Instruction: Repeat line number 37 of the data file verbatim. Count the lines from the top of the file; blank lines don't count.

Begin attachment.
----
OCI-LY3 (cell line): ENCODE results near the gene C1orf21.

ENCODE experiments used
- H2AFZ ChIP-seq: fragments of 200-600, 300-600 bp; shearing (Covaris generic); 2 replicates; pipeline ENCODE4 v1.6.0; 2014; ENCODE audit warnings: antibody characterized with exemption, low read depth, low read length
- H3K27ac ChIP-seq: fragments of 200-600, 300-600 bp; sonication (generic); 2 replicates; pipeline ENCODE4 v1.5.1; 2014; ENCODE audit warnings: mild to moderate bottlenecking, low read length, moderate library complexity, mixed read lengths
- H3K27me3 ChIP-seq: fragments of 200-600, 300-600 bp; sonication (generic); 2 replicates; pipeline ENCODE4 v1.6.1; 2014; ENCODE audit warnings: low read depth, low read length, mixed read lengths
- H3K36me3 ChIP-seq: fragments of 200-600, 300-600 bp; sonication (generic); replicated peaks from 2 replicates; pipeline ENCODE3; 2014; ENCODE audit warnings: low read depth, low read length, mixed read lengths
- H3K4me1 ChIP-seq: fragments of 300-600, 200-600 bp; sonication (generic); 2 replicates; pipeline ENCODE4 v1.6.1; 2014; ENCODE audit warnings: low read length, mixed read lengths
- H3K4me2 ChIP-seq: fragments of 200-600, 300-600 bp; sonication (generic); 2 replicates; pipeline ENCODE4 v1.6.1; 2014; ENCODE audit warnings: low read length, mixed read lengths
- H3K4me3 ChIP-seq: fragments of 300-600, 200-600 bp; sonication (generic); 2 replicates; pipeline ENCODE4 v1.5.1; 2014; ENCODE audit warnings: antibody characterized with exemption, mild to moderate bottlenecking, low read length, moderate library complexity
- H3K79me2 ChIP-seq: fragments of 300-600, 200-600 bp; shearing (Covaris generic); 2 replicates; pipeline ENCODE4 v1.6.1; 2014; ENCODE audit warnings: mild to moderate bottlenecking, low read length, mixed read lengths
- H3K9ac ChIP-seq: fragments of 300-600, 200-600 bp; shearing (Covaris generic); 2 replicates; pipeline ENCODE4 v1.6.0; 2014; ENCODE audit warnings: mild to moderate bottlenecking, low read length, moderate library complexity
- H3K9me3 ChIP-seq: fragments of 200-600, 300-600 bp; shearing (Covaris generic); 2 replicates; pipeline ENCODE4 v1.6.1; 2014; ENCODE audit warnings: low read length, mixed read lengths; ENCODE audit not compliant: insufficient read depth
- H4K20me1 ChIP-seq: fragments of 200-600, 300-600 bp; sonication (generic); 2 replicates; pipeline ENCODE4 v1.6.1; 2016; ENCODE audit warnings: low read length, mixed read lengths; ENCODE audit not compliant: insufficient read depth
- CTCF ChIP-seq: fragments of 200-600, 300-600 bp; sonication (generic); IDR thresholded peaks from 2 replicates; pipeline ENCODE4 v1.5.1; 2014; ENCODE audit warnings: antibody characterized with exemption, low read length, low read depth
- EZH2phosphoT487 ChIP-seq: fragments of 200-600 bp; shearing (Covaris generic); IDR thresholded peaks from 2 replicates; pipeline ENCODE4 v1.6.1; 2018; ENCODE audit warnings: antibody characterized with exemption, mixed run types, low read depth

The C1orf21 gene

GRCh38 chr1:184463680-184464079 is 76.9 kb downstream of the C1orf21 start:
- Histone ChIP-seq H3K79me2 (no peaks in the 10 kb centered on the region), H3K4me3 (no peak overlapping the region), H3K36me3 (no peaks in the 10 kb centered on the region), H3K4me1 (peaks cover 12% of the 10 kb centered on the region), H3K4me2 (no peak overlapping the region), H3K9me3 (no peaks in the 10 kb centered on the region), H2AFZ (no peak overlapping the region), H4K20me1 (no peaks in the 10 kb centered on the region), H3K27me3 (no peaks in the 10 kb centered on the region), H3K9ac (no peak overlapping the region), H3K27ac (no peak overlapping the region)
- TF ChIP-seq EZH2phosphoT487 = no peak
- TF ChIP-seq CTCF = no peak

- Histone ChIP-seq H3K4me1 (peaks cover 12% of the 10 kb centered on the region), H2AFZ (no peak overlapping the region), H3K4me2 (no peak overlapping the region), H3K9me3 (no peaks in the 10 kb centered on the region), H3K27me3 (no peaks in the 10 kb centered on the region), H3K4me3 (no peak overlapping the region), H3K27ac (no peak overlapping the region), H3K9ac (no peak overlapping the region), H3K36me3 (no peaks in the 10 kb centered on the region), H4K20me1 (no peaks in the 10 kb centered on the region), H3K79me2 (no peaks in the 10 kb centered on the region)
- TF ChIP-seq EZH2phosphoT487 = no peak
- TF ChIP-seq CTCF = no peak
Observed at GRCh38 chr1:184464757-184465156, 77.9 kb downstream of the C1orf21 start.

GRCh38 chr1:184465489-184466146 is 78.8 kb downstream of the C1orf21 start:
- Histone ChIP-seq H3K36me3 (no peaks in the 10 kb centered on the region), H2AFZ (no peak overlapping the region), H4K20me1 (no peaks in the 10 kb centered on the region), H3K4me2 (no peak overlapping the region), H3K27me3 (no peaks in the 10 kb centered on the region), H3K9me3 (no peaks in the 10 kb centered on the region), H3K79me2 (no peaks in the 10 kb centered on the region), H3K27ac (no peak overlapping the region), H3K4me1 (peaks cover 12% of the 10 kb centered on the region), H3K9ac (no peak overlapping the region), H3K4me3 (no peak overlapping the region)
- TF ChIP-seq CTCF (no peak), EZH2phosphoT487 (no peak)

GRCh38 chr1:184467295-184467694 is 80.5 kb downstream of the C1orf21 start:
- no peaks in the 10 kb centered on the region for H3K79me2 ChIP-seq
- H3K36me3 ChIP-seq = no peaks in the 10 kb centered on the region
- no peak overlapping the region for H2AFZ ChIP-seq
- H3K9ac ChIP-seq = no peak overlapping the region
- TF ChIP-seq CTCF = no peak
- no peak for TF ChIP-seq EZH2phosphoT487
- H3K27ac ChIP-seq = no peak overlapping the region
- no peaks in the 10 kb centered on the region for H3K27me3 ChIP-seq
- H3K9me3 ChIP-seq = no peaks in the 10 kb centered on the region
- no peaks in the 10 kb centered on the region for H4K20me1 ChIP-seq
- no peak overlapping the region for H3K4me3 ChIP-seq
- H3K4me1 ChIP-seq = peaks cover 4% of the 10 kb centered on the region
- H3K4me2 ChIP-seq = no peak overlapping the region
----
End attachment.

- H3K9me3 ChIP-seq = no peaks in the 10 kb centered on the region